When it comes to the abandoned European Super League, it’s all over but the shouting — and maybe some consequences.
The Premier League announced new rules with details committing club owners to the “core principles of the Premier League” and sanctions if those rules are breached.
Last week, England’s Football Association launched an inquiry into the failed Super League, requiring the six Premier League clubs involved — Manchester United, Liverpool, Arsenal, Chelsea, Manchester City, and Tottenham — to provide evidence of their participation.
In January, the global soccer federations said that any potential breakaway competition would not be recognized as legitimate, but the teams joining were lured by a $361 million gift, plus a shared pool of $4.2 billion in infrastructure improvements.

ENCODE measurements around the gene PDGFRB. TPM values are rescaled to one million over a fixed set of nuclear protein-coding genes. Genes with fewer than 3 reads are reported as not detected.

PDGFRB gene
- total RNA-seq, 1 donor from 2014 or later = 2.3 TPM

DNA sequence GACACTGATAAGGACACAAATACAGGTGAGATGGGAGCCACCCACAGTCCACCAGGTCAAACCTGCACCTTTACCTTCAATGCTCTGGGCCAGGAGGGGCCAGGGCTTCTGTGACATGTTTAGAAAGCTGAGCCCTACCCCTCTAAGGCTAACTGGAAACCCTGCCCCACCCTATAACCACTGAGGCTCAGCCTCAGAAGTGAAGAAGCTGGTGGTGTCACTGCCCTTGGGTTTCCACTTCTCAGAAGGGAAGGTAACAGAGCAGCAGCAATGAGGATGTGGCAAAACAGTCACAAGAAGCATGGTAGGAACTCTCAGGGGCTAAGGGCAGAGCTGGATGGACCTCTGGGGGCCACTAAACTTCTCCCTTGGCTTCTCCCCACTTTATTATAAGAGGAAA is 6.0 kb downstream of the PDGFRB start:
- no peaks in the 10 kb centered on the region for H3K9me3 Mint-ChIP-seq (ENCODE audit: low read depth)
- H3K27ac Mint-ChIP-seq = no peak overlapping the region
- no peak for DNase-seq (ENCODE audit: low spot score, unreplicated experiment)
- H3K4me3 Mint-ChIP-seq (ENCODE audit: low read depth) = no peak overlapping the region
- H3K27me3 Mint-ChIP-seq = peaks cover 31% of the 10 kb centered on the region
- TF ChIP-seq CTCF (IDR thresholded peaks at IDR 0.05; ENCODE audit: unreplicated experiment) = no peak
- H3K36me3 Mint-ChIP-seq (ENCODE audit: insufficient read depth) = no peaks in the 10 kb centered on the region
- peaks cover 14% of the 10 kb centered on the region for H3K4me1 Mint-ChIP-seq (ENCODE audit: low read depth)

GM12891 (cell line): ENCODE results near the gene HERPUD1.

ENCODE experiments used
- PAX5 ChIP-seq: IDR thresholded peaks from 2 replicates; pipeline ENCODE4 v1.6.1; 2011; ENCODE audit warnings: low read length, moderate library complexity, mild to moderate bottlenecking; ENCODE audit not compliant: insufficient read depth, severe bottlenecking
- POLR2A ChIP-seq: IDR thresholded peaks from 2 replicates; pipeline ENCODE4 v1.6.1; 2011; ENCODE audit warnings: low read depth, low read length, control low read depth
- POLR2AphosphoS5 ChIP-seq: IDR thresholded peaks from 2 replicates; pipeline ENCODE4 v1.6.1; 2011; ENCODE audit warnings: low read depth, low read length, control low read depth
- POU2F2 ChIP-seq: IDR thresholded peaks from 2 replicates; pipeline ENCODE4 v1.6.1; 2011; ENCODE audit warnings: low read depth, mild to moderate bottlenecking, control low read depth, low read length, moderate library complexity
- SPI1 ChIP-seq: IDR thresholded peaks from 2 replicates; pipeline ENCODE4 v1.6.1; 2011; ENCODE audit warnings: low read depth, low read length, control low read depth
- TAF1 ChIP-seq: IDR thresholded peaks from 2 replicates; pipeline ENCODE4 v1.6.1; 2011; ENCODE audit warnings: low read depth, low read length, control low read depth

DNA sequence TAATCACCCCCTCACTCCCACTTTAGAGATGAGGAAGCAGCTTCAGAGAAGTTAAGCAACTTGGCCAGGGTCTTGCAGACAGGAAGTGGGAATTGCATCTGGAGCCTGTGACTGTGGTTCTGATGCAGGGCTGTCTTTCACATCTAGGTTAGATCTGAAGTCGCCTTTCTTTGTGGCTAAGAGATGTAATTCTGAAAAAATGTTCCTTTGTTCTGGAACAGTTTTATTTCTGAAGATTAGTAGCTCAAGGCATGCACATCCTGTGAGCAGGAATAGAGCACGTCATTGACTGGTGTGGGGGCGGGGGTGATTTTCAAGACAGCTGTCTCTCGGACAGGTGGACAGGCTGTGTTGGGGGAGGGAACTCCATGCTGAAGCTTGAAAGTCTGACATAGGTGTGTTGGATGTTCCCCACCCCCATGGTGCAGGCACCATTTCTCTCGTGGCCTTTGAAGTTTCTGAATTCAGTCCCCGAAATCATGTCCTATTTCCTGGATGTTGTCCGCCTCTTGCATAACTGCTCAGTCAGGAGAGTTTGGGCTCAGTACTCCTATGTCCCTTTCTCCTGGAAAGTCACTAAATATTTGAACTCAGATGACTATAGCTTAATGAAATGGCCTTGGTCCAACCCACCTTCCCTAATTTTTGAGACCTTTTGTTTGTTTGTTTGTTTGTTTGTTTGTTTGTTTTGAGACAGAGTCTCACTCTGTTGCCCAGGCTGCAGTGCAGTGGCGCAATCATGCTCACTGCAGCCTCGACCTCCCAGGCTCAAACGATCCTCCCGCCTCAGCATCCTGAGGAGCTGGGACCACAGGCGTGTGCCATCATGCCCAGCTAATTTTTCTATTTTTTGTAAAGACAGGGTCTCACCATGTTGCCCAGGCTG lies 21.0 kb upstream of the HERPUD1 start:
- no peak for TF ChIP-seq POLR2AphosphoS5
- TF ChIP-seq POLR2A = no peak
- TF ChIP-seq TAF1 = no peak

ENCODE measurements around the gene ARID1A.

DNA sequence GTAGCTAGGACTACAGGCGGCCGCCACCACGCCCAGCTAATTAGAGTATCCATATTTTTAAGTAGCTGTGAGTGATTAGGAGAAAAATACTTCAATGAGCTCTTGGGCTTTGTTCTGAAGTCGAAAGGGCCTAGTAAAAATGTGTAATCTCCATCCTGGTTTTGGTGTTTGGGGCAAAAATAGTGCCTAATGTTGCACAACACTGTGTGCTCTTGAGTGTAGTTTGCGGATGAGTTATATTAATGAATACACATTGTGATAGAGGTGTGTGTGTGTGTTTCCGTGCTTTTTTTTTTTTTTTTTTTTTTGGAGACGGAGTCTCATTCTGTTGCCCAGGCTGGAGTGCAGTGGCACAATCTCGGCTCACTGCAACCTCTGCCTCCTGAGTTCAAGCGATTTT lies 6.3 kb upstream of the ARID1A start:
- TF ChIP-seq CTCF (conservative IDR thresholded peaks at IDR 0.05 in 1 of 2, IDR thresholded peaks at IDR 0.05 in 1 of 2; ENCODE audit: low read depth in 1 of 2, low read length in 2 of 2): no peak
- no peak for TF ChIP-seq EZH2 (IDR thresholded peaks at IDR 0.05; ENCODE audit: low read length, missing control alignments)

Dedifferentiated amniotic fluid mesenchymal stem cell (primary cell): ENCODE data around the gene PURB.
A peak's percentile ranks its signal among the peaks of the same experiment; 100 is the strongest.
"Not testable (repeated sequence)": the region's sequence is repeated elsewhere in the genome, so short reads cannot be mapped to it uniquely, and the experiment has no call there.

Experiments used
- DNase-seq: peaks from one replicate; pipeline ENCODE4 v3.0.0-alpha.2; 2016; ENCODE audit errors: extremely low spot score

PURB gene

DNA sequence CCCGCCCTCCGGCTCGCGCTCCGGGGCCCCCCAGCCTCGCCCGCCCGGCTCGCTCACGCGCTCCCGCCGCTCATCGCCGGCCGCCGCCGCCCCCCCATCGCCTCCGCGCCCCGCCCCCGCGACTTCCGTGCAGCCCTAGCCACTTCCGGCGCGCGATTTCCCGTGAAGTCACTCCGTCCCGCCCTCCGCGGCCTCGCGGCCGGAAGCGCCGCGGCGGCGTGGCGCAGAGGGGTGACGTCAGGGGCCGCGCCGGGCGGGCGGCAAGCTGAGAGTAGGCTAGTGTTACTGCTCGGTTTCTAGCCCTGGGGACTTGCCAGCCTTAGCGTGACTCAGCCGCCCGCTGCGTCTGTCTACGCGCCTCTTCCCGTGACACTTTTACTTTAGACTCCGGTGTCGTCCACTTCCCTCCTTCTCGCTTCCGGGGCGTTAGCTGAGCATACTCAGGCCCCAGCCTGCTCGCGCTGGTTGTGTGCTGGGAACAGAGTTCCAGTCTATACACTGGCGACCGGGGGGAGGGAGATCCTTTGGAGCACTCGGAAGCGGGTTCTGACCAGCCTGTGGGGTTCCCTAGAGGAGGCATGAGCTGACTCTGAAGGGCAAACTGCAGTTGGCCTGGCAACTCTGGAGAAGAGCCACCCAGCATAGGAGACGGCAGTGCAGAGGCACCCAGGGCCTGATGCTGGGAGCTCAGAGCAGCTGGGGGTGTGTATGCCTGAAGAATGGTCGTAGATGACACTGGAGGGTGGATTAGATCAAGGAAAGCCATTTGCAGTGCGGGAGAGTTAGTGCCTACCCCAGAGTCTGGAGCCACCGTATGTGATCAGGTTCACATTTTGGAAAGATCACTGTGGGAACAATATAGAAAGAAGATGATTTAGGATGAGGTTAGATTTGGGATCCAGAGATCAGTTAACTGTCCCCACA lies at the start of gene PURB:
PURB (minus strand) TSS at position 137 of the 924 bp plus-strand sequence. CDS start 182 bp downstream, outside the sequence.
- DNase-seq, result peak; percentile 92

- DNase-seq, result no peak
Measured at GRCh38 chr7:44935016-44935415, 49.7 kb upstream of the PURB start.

The initial sequence of events seemed brief, but who knows how long it will drag out?
- April 18: 12 teams sign up for the league — JPMorgan Chase pledges roughly $4 billion to back it.
- April 19: Outrage leads to executive resignations; U.K. Prime Minister Boris Johnson says the government will prevent the league.
- April 20: Four teams release statements confirming their withdrawal from the league, followed by others.
- April 24: Florentino Perez, president of Real Madrid, says the 12 clubs have “binding contracts” and “cannot leave,” and that the ESL or something similar will still be created.
Whether or not the league happens, other issues are coming to light.
Manchester United fans are protesting the club’s American owners, the Glazer family, who also own the NFL’s Tampa Bay Buccaneers. The family’s asking price to sell is $5.6 billion.